How the Insurance Industry Can Use AI to Detect Fraud

May 30th, 2024

Artificial intelligence (AI), a hot topic in the news, promises to significantly impact the insurance industry in the years ahead. To give group captive member-companies a clearer idea of the future, we invited Mike Lundgren, director of marketing at Ethos Risk, to host a recent Captive Resources Risk Control Webinar focusing on a leading growth area for AI in insurance — fraudulent claim detection. Lundgren covered:

  • What AI is and its current industry uses and investment level.
  • AI methodologies fraud detection applications might employ.
  • Barriers to greater future adoption.
  • Priorities to focus on to overcome these barriers.

Read on for Lundgren’s insights, which can help guide your AI implementation strategy.

AI Defined and Current Industry Uses

Defining AI in a fraud detection context, Lundgren cited the Coalition Against Insurance Fraud: “A data technology solution that systematically screens for questionable claims using predictive analytics logic driven by advanced modeling techniques and statistical algorithms.” AI’s strength lies in its use of this logic, modeling, and algorithmic problem-solving combination to rapidly interpret large quantities of data beyond human capability.

Lundgren noted that the industry has primarily used AI in marketing, product development, underwriting automation, and claims processing. He added that although nearly 60% of insurers already use AI to combat fraud, perpetrators are changing tactics with their own use of AI, such as image manipulation. As a result, they likely need to invest in new tools to keep up.

Lundgren said that the coronavirus pandemic, which generated $55 billion worth of industry losses in 2020, according to Swiss Re, has motivated industry leaders to digitize their operations for cost efficiency — and AI adoption is part of this effort. He pointed out that industry investments in enterprise-level AI-enabled solutions will reach $500 billion in 2027, according to International Data Corp. (IDC).

Indicating that the audience should start becoming familiar with AI language, Lundgren also described several methodologies AI uses in various fraudulent claim detection applications.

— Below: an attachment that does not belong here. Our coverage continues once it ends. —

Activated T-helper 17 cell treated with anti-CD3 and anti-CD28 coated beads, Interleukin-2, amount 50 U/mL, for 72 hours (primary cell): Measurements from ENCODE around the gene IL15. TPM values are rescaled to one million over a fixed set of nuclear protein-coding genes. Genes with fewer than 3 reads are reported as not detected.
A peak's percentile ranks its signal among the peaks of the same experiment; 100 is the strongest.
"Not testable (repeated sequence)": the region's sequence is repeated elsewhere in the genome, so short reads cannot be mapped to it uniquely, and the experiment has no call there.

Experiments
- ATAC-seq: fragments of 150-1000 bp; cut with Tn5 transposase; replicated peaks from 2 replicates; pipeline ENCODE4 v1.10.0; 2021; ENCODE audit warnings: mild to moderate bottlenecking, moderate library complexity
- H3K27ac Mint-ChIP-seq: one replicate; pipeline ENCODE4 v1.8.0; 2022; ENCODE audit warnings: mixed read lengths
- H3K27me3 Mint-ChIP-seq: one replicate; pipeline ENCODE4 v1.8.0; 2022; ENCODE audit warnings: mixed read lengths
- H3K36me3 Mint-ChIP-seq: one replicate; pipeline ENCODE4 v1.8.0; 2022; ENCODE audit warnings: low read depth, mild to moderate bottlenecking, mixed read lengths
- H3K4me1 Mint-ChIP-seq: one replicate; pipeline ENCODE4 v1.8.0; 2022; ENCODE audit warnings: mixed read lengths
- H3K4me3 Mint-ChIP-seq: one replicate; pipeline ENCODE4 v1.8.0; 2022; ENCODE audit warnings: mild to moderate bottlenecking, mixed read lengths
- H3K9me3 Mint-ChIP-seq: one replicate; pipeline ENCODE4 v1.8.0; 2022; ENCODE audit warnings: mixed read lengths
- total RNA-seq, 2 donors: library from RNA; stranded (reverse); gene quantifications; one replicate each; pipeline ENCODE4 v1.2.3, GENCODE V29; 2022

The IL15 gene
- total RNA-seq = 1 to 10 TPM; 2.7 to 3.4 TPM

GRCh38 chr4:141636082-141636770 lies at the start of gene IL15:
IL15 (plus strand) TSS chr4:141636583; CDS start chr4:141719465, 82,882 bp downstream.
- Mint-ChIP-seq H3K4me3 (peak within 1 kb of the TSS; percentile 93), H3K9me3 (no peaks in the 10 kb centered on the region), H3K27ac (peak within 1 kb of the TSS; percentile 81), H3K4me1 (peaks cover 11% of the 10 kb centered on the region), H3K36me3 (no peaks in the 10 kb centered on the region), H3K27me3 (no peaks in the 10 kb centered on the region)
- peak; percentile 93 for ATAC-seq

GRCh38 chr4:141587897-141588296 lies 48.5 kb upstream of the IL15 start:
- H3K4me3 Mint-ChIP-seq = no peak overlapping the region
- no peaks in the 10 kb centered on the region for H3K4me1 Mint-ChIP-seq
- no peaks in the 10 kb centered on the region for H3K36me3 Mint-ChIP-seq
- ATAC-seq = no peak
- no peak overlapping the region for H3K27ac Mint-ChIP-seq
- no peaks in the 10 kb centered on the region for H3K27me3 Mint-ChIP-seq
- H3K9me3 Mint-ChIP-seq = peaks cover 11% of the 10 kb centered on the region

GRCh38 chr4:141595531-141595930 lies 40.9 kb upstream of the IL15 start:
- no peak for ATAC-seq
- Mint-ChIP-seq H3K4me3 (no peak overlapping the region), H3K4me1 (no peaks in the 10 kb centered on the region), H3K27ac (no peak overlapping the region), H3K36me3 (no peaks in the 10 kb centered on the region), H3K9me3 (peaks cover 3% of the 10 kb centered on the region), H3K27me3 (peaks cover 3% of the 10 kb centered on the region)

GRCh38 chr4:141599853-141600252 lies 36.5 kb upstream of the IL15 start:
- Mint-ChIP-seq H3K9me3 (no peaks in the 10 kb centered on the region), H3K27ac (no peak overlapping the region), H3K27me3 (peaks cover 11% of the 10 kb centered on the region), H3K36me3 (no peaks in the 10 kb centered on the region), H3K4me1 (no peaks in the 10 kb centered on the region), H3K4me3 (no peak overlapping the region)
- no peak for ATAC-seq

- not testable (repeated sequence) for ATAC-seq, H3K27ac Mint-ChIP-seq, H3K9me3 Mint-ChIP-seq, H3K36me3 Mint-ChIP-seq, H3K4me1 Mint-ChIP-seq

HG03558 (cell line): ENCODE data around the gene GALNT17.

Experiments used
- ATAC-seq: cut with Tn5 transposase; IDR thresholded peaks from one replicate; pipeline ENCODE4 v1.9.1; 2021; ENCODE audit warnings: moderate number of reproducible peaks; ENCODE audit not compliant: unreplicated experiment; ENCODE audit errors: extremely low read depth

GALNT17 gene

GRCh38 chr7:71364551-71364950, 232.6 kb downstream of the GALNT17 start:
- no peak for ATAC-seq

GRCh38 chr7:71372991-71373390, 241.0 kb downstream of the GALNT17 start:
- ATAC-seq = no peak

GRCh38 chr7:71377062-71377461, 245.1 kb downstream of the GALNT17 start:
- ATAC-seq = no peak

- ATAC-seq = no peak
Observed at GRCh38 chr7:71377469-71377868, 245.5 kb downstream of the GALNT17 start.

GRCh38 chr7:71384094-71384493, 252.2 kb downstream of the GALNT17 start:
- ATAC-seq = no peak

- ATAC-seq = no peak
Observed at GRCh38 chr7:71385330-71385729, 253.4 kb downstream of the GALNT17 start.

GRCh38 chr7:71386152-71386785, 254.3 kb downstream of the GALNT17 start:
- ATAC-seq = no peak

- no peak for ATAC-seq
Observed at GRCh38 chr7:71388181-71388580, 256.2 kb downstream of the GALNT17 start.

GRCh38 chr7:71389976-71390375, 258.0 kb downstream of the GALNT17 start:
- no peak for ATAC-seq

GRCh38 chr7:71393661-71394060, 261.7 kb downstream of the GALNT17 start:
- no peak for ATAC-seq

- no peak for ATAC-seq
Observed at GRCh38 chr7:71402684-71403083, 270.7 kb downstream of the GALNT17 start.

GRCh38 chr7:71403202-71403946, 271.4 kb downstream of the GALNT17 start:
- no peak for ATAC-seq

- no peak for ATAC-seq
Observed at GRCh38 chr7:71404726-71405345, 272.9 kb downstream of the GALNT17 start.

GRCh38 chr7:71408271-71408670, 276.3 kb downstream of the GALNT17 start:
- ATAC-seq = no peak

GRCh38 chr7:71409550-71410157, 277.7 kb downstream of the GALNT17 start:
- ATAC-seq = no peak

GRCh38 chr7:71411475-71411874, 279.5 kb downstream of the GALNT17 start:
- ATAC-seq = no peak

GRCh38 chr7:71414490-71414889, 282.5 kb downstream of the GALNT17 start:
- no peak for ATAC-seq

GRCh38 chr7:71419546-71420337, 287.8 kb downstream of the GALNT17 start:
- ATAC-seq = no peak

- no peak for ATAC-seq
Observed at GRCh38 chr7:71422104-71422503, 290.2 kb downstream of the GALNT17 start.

AI Methodologies for Fraud Detection

Anomaly Detection

A claim with data exceeding a historically based threshold triggers an event that might warrant a fraud investigation.

Network Analysis

AI’s robust computing capability can detect relationships between individuals or groups based on similar data posted on social media networks and uncover organized crime ring activity, for example.

Natural Language Processing (NLP)

This capability can be used to gather text-based client information and compare it with other records, such as previous claims or criminal records.

Machine Learning

One of the most powerful AI capabilities, this uses algorithms to familiarize computers with data patterns, with or without preset thresholds, and makes them “smarter” in detecting fraudulent claim patterns over time.

Speech Recognition

This capability uses an algorithm that can perform sentiment analyses of conversations with the potential to indicate possible fraud.

Image and Vision Analysis

Technologies are available to detect images that are altered or duplicated from webpages and used in fraudulent or enhanced claims, particularly against auto collision or liability policies.

Web Crawling

With this capability, computer systems can quickly gather data from policyholders’ social media accounts and detect contradictory claim evidence such as imagery.

Barriers to Future Adoption

Lundgren noted that insurers face public policy challenges in increasing AI adoption. He predicted significant legislative and regulatory activity in consumer protection, especially regarding data privacy and preventing false positives among low-income groups.

Another barrier to adoption is simply a lack of awareness of how AI works, Lundgren said. Referring to the use of AI for image manipulation, for example, Lundgren recommended that industry leaders continuously study and adapt to increasingly high-tech threats. That said, he indicated that insurers are not yet fully leveraging AI's potential to address their organizations’ specific fraud detection needs effectively.

Priorities for Maximizing AI Effectiveness

To be used effectively, Lundgren said AI needs four qualities he calls “the 4 V’s”:

No. 1: Variety

AI requires a wide variety of data. Third-party data can provide industry-level depth and breadth to a company’s internal data.

No. 2: Value

Lundgren pointed out that data quality is critical. Insurers often have incomplete or miscoded data, he added. As a result, many insurance carriers are increasing investment in their data.

No. 3: Volume

The insurance industry collects large volumes of policyholder data and is well-positioned to use AI. In-depth data can help investigators uncover fraudulent claims more efficiently.

No. 4: Velocity

Time is typically of the essence in fraud detection, so AI systems need robust computer processing capacity. Cloud-based computing is a potential solution to a capacity deficit.

About the Webinar

This presentation was part of Captive Resources’ Risk Control Webinar Series — regular installments of webinars to educate the group captive members we work with on topics like workplace safety, organizational leadership, and company performance. The thoughts and opinions expressed in these webinars are those of the presenters and do not necessarily reflect Captive Resources’ positions on any of the above topics.

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